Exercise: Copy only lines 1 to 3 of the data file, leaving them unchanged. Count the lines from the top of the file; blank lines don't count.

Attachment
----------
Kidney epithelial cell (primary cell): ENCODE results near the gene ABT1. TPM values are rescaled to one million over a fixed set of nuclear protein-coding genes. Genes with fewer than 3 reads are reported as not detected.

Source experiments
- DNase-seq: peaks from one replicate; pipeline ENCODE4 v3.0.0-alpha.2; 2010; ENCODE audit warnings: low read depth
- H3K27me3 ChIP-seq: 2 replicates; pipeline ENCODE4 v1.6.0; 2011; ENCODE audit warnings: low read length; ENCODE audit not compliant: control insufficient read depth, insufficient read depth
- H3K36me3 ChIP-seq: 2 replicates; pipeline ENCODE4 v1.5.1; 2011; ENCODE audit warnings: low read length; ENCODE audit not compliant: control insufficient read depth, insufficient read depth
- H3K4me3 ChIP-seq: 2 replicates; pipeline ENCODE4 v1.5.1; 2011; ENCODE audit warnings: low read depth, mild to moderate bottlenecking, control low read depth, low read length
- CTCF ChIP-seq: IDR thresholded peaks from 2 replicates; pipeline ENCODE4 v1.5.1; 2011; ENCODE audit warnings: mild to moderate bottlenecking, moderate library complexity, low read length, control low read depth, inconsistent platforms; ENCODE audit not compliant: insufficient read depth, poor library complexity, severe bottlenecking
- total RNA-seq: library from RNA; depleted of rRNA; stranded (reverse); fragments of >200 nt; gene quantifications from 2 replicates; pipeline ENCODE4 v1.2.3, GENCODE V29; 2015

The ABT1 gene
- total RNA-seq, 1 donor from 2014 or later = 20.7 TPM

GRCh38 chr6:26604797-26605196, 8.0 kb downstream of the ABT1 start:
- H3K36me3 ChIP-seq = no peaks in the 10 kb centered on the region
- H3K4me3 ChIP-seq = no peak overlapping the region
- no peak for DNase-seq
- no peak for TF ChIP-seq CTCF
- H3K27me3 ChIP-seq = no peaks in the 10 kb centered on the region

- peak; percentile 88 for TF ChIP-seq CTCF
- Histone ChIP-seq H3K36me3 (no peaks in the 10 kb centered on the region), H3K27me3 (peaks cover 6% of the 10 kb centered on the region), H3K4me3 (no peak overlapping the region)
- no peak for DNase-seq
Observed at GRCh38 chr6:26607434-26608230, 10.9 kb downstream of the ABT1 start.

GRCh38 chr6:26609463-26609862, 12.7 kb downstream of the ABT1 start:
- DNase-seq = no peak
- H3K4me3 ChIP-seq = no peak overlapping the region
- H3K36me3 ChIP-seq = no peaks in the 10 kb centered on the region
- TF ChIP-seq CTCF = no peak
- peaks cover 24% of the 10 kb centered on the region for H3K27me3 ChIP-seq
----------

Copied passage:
Kidney epithelial cell (primary cell): ENCODE results near the gene ABT1. TPM values are rescaled to one million over a fixed set of nuclear protein-coding genes. Genes with fewer than 3 reads are reported as not detected.

Source experiments
- DNase-seq: peaks from one replicate; pipeline ENCODE4 v3.0.0-alpha.2; 2010; ENCODE audit warnings: low read depth